For mini-muffins: Bake for 7 minutes. Rotate muffin tin 180 degrees and bake 5 minutes.

Allow to cool on a rack for about ten minutes before eating. They are good warm and just as good at room temp. They are sturdy yet moist (ew!), perfect for freezing. Enjoy!

Thursday, January 1, 2015

We wish you some Salted Brownies and a Happy New Year!

Happy 2015, friends! I hope you killed it at the gym this morning, and now let's talk about brownies.

Welcome to my website. I wonder who you are (other than Alicia) and how you got here (presumably by googling "no mayo tartar sauce" according to my analytics). For the first time in a long time, I just looked over my analytics this morning and they are fascinating. Lots of links from Russian porn sites (wtf?) and did anybody visit this blog before Pinterest (besides Lisa)? Despite the fact that commenting here has never been super popular (except to Nicole) (and seriously, it's okay, I get constant, ongoing feedback on my food and everything else I do and say all day long from my son and daughter), I've got some hits yo. My no-rise babka, sweet potato-black bean-cilantro stew, farmer's market quesadillas, burgers de Paris, pineapple-St. Germaine martini, best-ever nachos, and bacon fat + chocolate chip cookies recipes are evidently the most loved. But, strangely enough, Catfish Sandwiches with No-Mayo Tartar Sauce takes the cake (and Edith) by a long shot. I guess there are a lot of mayo haters out there. Happy to help.

I'm also happy to give you a recipe for these rich and salty brownies. They are adapted from my favorite cookbook, In the Kitchen with a Good Appetite, by my favorite NY Times columnist, Melissa Clark. Her recipe is called "Kate's Impossibly Fudgy Brownies with Chile and Sea Salt". My recipe is called "Edith's Version of Melissa Clark's Kate's Impossibly Fudgy Brownies with Cinnamon, Chili and Chocolate Salt." Quite a mouthful, I know. Say it five times fast. With a mouth full of brownie. (Also, I like to spell chili with an i because it is a pepper, not a country. But both spellings are technically permissible.)

Here's the deal: I use less sugar and more salt than Ms. Clark. She's got a sweet tooth - check out her rhubarb cake (it's crazy good, and craaaaaaaaazy sweet) - and I do too, but I like my brownies dark and deeply chocolaty and a little more grown-up than my crumb cake, so by considerably reducing the sweetness, we considerably accentuate the richness of the chocolate. (Note: use good chocolate.) (Also note: sugar + eggs is what gives your brownies that shiny, just-crisp top, so I don't recommend reducing sugar any more than I've done. But if you ignore this unrecommendation, let me know how it goes, because I am curious but not curious enough to potentially ruin a pan of brownies.) And, with respect to the salt, I just think using double the salt in baked goods is almost invariably advisable.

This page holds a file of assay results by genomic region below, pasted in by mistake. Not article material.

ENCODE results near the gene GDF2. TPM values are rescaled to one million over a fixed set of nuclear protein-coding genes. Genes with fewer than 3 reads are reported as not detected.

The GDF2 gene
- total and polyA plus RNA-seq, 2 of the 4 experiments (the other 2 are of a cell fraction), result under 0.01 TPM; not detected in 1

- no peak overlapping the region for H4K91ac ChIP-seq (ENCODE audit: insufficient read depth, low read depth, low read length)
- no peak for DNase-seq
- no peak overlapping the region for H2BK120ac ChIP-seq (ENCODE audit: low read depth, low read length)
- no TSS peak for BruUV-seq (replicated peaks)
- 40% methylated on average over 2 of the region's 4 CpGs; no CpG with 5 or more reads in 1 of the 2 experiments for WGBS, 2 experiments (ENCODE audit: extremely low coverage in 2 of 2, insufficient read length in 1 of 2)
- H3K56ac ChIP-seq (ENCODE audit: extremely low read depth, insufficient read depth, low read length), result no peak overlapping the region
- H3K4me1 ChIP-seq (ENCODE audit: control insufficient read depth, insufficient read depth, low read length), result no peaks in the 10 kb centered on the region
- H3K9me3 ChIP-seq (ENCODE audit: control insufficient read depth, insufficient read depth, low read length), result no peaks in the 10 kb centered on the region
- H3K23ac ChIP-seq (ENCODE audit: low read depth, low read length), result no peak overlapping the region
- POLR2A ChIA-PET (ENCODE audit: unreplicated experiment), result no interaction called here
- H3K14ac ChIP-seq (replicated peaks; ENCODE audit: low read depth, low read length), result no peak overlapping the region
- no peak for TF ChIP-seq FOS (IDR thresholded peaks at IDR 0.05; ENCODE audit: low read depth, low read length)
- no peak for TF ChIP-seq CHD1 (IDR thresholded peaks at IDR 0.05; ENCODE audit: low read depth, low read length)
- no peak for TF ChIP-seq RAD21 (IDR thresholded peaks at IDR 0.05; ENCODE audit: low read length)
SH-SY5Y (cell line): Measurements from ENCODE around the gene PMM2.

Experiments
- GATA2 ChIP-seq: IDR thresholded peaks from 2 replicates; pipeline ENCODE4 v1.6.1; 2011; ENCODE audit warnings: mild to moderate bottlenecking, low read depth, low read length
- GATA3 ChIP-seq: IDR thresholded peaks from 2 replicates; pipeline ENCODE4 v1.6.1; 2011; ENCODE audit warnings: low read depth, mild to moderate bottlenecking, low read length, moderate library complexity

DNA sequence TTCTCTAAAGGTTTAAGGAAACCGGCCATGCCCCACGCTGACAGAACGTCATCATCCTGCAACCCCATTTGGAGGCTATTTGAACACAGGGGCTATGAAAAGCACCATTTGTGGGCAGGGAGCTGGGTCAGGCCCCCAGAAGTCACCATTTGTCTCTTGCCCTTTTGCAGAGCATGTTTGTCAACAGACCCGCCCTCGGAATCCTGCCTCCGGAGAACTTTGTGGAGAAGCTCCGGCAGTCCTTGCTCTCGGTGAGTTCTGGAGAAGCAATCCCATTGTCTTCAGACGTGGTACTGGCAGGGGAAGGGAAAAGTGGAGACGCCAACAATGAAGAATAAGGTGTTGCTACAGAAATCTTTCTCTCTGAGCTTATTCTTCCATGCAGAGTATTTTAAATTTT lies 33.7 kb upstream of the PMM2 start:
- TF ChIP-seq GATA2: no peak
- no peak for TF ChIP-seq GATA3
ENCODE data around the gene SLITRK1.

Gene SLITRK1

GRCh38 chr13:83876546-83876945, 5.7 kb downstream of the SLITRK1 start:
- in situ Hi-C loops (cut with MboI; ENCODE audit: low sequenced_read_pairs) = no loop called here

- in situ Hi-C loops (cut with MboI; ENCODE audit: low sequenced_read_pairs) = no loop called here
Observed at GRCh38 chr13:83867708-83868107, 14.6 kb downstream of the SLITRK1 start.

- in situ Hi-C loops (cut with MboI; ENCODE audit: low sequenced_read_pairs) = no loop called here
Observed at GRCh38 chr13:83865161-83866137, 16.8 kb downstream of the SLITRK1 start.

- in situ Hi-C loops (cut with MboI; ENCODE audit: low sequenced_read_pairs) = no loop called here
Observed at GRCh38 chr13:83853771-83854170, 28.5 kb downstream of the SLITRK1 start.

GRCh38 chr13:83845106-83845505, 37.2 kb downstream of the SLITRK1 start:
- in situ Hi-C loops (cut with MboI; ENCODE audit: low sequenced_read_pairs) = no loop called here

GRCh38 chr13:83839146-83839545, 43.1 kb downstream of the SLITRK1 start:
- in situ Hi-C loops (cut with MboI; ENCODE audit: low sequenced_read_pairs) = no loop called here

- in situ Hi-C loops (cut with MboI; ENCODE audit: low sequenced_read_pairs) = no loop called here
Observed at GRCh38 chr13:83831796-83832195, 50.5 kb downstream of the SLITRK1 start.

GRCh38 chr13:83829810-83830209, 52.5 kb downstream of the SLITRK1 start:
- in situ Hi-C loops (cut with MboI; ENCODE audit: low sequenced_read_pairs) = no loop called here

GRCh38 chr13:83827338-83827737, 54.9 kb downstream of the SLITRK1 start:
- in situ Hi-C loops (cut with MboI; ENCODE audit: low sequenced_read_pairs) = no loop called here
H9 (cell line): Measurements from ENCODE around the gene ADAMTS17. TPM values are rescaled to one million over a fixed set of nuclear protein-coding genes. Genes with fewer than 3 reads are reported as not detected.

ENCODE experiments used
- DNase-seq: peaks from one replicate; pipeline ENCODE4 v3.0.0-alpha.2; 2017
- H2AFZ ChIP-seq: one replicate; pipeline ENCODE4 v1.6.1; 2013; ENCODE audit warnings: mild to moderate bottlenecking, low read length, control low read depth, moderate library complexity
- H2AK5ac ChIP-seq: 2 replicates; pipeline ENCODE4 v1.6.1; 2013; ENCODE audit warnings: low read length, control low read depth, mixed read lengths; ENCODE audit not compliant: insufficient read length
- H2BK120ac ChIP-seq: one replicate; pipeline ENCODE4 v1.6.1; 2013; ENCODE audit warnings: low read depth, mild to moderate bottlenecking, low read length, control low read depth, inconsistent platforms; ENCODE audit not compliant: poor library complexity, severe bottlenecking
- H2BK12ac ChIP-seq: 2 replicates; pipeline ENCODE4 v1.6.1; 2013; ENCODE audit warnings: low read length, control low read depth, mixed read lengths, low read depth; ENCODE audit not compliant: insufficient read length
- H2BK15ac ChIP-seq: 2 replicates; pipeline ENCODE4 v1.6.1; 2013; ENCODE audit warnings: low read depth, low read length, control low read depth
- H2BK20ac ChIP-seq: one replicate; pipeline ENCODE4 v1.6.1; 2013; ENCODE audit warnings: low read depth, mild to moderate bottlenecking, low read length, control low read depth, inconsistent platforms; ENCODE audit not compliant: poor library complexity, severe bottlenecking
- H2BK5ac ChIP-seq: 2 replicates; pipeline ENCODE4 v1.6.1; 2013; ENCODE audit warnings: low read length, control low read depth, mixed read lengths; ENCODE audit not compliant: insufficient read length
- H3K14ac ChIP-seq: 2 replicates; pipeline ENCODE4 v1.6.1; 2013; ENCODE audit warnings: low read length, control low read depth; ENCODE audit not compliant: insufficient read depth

sprinkled with chocolate salt

Featured ingredient: Golden Fig Chocolate Salt. Buy some. Or make your own. Or just use another fancy flaky salt, but maybe halve the amount.

And finally, here are some pictures and the recipe.

brownie collagegooey perfection

Edith's Version of Melissa Clark's Kate's Impossibly Fudgy Brownies with Cinnamon, Chili and Chocolate Salt
Yields one 9X13" pan of brownies

2 sticks unsalted butter, softened
3 ounces unsweetened or super dark (75% or greater) chocolate, chopped
2 tablespoons oil
1 1/2 cups flour
1 teaspoon kosher salt or 1/2 teaspoon table salt
1/4 teaspoon cinnamon
1/8 teaspoon cayene
1/2 cup cocoa powder
2 cups sugar
3 large eggs, lightly beaten
1 tablespoon vanilla extract (or 2 teaspoons vanilla + 2 teaspoons cardamom extract)
1 teaspoon chocolate salt or 1/2 teaspoon other fancy flaky salt (Melissa Clark uses Maldon salt)

Preheat oven to 350 degrees. Line a 9X13" baking dish with parchment paper. (This is theoretically optional, but you will thank yourself later for doing it. Alternatively, grease your pan well.)

In a microwave, melt together the butter and chocolate, checking after 30-45 second intervals, stirring until smooth. Stir in the oil. Allow mixture to cool for a few minutes.

In a separate bowl, combine flour, salt, and spices.

Transfer chocolate to a large mixing bowl and whisk in the cocoa powder and sugar until there are no chunks of cocoa left and everything is well combined. Add the eggs and vanilla (and cardamom extract, if using); whisk until smooth. Fold in dry ingredients and gently stir until no lumps remain.

Scrape batter into lined pan and smooth the top with a spatula. Sprinkle all over with the finishing salt. Bake for 25 minutes, rotating pan after 15. The top should be just barely set and shiny. (For impossibly gooey brownies, err on the side of under-baking!)

Allow brownies to cool completely in the pan before cutting. Enjoy.

P.S. Alicia, in case you have any extra pears, maybe your next baked good should be this Pear Crumb Cake.